Yesterday was the Ira W. Sohn Research Investment Conference, the annual hedge-fund conference where just last year David Einhorn of Greenlight Capital held forth with his now-famous takedown of Lehman Brothers, laying the foundation for the firm’s collapse. Earlier this week, Daily Intel supposed that this year Einhorn and his brethren would again take aim at the financial firms (which have gotten only softer and more vulnerable during the past year) and maybe even at Warren Buffett, who’s been crowing about Wells Fargo like it’s gold.
In fact, we were wrong. This year, Einhorn picked a much bigger target.
Einhorn, the headline speaker, was the eleventh in a series that gave odd, sometimes conflicting advice: Steve Mandel presented an argument in favor of a for-profit education company, only to be shot down by the next speaker, Jim Chanos, who argued that the historically fat margins of for-profit schools will be in for a squeeze when the federal government inevitably stops its reckless spending. Clarium Capital’s Peter Thiel, looking like the kind of overly tanned, informally attired San Francisco financier we would like to make a voodoo doll of, said that we could forget about biomedical and technological advancements because “1969 was the year progress died and the hippies took over,” and Euro Pacific’s Peter Schiff, one of the world’s leading catastrophists, seeing an empty microphone, used it to unleash the apocalypse, railing about how debt destroyed America’s productive economy. Only one of the first ten presenters said anything specific about the financials: Mark Kingdon of Kingdon Capital Management recommended that investors buy Bank of America, reminding us of Rich Pzena’s recommendation last year, wherein he rated Citigroup a buy for its “classic value.”
And then Einhorn took the stage, looking, as always, like the star member of the high-school debate team, with his coiled hair and slightly too-large clothes. “Hope is a nice, human emotion,” he said after addressing the fate of Lehman, which he did not approve of, in his introductory remarks, “but does not make for good public policy.” He then launched a multipronged attack on the Obama administration’s rescue efforts, reading quickly from a paper in front of him. “The Obama administration disappointingly seems to be following the same path as the Bush administration,” he said. “The basic strategy appears to be to try to bring us back to 2006 by propping up asset prices and reflating the popped credit bubble, subsidizing bank creditors and shareholders, and delaying needed bank recapitalizations, while hoping for an economic recovery.”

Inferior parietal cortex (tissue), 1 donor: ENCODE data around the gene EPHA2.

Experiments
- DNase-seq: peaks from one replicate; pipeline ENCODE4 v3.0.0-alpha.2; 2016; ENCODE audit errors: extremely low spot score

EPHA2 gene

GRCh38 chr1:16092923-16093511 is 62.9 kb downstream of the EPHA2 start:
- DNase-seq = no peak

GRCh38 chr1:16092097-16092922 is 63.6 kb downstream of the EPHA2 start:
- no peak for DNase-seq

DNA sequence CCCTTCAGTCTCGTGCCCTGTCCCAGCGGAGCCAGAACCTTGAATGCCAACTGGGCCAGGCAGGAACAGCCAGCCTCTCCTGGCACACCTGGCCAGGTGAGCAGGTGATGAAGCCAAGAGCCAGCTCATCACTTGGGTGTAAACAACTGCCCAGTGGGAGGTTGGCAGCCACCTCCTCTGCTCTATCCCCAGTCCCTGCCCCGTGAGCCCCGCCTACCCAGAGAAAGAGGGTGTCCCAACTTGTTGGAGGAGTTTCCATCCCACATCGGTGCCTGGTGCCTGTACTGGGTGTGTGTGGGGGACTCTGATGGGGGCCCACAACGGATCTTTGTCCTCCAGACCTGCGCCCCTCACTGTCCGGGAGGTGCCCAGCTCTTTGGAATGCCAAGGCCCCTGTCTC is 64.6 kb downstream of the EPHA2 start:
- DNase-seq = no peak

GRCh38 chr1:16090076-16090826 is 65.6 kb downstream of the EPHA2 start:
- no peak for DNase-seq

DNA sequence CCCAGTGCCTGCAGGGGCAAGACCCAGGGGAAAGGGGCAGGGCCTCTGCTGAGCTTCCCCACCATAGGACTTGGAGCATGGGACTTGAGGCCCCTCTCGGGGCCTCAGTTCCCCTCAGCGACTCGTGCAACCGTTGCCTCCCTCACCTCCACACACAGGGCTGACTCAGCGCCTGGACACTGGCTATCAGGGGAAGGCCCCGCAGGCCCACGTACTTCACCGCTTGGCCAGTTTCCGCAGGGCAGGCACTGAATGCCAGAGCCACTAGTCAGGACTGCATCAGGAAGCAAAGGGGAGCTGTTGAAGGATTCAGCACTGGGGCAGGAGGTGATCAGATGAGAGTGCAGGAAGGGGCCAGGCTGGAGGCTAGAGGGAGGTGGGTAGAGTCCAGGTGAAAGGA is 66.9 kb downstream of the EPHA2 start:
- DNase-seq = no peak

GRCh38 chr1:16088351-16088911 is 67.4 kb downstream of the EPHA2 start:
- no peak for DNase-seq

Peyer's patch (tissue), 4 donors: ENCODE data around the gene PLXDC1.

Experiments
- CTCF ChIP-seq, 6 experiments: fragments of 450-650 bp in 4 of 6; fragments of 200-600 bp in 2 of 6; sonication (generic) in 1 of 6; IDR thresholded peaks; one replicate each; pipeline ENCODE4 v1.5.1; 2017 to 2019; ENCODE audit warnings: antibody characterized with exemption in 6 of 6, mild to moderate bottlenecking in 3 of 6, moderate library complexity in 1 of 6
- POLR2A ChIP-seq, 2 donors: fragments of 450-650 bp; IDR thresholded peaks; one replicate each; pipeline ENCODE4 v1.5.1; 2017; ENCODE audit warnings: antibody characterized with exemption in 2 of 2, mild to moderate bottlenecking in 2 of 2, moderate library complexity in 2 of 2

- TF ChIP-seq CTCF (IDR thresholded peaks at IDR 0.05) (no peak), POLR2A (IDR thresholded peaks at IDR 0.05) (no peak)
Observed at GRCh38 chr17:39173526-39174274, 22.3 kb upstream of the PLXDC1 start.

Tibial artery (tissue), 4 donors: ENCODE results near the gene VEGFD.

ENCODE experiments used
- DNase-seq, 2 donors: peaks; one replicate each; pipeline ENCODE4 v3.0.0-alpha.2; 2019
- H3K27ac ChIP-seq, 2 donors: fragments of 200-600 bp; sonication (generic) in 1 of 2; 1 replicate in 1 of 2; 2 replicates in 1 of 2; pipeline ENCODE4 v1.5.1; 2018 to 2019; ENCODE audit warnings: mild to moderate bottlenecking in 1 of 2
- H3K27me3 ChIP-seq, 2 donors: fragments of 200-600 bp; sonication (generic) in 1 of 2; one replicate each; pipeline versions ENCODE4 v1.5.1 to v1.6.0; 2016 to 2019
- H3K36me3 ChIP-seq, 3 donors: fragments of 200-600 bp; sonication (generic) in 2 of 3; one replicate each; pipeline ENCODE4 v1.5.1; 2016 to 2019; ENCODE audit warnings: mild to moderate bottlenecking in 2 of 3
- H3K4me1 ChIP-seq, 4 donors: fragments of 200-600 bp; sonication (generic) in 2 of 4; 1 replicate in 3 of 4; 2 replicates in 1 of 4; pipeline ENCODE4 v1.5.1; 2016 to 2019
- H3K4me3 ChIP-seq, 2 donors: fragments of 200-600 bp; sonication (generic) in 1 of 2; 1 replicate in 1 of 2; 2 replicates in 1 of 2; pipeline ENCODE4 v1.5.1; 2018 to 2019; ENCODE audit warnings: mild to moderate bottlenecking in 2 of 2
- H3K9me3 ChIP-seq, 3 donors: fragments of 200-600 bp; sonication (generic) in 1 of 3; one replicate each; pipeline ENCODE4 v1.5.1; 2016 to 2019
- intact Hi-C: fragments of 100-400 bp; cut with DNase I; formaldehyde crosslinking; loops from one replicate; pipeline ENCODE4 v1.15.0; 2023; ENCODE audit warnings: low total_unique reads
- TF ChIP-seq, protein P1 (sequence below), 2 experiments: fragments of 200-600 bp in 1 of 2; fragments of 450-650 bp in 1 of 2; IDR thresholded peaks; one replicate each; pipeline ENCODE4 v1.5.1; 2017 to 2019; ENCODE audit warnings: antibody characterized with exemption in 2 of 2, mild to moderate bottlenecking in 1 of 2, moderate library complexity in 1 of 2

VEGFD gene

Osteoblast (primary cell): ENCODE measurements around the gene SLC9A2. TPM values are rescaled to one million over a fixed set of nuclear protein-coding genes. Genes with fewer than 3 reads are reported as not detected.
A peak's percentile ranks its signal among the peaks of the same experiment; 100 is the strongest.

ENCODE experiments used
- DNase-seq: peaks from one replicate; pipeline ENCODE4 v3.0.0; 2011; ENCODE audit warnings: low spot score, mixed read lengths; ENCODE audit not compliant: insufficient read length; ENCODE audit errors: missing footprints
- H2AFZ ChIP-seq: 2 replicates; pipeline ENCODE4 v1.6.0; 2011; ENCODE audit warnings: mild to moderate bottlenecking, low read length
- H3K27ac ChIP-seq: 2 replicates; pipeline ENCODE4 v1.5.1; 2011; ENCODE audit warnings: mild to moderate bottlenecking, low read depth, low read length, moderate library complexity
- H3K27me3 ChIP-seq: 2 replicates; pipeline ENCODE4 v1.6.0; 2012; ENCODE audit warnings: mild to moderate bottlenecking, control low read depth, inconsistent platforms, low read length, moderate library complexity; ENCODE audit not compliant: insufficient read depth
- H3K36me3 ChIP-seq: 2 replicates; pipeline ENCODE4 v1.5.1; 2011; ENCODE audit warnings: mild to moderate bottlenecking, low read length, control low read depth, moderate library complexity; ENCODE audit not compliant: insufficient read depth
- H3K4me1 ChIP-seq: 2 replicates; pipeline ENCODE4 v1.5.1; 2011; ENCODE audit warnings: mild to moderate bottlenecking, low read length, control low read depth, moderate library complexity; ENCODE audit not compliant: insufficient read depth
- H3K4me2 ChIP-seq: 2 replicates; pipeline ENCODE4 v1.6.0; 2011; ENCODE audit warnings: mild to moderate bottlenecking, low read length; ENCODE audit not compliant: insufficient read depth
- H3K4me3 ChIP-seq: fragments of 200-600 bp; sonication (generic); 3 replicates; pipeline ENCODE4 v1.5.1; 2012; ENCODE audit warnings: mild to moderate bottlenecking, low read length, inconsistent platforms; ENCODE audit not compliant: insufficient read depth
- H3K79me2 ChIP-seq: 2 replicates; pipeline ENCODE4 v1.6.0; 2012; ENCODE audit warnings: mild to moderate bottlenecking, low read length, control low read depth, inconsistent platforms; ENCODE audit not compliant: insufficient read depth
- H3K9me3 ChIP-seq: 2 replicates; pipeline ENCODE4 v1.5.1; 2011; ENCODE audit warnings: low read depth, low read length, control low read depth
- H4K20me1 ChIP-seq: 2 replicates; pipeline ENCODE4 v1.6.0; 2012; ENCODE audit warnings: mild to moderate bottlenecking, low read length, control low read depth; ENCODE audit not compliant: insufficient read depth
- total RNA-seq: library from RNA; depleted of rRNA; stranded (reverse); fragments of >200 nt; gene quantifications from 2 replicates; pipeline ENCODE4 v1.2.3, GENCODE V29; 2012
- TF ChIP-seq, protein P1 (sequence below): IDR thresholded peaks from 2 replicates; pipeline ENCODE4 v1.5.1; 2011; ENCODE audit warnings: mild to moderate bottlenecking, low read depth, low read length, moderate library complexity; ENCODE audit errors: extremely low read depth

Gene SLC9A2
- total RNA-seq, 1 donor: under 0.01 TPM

The official attitude appears to be that what is good for the banks is good for the economy. I question this view because the best interest of the banks is to buy time so that future earnings can outrun embedded losses, while the best hope for a rapid economic recovery rests on insolvent borrowers resolving bad debts as quickly as possible. A corporation, homeowner, or consumer that has more than a manageable amount of debt is not going to hire people, invest, or spend. For the economy to recover, underwater entities need to restructure their debts. Banks must be able to negotiate with their borrowers, but they can only do so after they have written down the loans as aggressively as possible. What is good for the economy is, in this sense, bad for the banks.
What should happen, sooner rather than later, Einhorn said, is that bank losses should be written down, with capital raised by converting bank debt to equity and wiping out common stock. The short-term stock-market effect of this will be severe, but possibly quite brief, as the recent rally has suggested investors’ strong desire to believe in a new beginning.
“This is what should have been done with Lehman,” he said.
“Here was a price where conversions, rather than bankruptcy and liquidation, would have been in everyone’s interest. Legislation to create conservatorships for holding companies to enable this to be conducted promptly, but not necessarily over a weekend, is a good idea.”
He concluded his analysis of the government bank bailout on a somewhat conciliatory note.
“I am optimistic because even though I believe that Secretary Geithner is leading us down the wrong path, President Obama has demonstrated an ability to change his mind in other areas. To me, this reflects the work of an intelligent pragmatist acting upon fresh understanding. I am optimistic that President Obama is capable of making similar reassessments of the economic rescue plan, and changing direction there as well.”
And that’s where the politics ended and the moneymaking started. In offering the crowd what they came for, Einhorn got in a little dig at Buffett after all. “We are short Moody’s Investor Service,” he said. “Imagine yourself the head of Moody’s a decade ago. If your goal was to destroy the brand, would you have done anything differently?” Ha-ha-ha-ha . . . ouch.